It’s been a while since I’ve been to the Almeida, but watching Rebecca Frecknall’s production of Tennessee Williams’ Summer and Smoke, I was reminded why I love this north London theatre. This powerful, dreamlike production couldn’t have been bettered.
Young John Buchanan (Matthew Needham) returns to his father’s house, next door to Alma Winemiller (Patsy Ferran). Alma, conceived by Williams to represent the spirit (her name means ‘soul’ in Spanish, as she continually tells us), is in love with John, a doctor, who clearly represents the body, carrying on an affair with a local girl and drinking and carousing into the small hours. I’ve sometimes found Williams to be a bit too heavy-handed and literal in his symbolism, but the expressionistic nature of this production removes any hint of this, instead emphasising Alma’s state of mind with a row of pianos playing discordant notes. Patsy Ferran has gone from strength to strength since her West End debut in Blithe Spirit a few years ago; she is a tremendous actress and is perfect as Alma. Matthew Needham is also superb as John, and the two have excellent chemistry; their scenes together are full of tension. Most of the other actors play more than one character; Forbes Masson, for example, plays both Alma’s father and John’s, while Nancy Crane portrays Alma’s mentally disturbed mother and a local woman.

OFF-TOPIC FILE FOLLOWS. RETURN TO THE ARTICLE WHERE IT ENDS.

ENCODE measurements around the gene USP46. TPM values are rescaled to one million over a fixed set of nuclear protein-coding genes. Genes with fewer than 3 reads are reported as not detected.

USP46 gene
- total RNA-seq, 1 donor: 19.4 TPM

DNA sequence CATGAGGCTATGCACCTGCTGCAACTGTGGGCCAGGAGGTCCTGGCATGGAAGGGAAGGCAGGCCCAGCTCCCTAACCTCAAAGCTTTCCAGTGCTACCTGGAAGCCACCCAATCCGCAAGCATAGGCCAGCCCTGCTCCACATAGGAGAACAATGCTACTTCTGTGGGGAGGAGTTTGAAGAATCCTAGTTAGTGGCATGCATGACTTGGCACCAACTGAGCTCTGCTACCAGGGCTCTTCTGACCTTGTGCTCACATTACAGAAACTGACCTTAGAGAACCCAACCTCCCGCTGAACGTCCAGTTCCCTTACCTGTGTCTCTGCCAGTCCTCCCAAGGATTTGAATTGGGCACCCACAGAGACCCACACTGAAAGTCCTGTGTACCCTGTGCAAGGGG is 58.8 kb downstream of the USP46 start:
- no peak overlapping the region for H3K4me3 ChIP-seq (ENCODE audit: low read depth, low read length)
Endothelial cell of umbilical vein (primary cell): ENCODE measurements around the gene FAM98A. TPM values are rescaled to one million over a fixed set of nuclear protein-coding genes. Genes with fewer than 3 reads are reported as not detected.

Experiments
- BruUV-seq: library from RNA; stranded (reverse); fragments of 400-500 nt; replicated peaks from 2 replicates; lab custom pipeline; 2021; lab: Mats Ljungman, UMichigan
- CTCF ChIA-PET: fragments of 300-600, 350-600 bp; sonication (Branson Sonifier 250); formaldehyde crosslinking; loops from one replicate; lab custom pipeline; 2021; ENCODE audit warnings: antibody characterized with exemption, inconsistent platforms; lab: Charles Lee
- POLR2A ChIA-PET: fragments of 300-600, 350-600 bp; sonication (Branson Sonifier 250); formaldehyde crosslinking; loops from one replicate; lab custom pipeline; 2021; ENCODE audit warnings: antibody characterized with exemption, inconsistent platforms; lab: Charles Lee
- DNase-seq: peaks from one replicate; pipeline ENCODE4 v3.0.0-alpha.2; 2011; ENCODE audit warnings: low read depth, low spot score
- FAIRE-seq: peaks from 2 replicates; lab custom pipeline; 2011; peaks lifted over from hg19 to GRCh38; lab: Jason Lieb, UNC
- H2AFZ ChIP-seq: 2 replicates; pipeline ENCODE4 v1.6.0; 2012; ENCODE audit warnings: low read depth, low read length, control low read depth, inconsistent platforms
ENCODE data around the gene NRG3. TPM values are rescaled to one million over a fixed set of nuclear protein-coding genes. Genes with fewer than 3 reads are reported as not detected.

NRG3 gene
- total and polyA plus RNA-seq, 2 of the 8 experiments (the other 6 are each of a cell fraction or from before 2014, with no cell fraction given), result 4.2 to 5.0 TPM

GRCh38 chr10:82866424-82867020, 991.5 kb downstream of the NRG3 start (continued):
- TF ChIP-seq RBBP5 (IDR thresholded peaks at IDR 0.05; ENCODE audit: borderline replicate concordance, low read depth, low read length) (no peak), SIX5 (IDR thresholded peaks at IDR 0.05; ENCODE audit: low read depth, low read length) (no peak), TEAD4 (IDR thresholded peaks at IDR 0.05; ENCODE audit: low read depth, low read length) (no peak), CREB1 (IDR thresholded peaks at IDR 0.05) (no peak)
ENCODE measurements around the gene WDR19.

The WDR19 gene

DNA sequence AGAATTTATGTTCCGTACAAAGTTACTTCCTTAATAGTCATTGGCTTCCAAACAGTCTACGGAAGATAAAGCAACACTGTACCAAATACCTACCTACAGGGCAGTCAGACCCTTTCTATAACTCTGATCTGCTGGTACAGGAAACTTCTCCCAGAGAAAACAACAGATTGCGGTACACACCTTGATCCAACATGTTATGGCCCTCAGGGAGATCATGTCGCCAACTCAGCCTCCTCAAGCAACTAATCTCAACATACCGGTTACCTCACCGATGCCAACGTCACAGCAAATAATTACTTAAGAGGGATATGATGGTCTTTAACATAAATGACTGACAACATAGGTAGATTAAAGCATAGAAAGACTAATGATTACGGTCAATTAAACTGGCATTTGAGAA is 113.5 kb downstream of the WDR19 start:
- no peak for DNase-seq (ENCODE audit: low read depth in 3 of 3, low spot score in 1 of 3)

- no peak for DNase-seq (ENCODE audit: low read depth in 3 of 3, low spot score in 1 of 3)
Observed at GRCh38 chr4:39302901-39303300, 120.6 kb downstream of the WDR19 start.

The intensity of the scenes between the main couple is balanced with welcome small-town social comedy, most particularly in the scene of the club meeting where a would-be writer threatens to read his lengthy epic. These scenes emphasise that Alma and John do not exist in a vacuum, and allows us a glimpse into Alma’s full, but not necessarily fulfilling, social life.
The play takes an unexpected and memorable turn towards the end, which has a profound effect on both protagonists and leaves the audience speechless. It’s early days, but this looks like being one of my highlights of the year.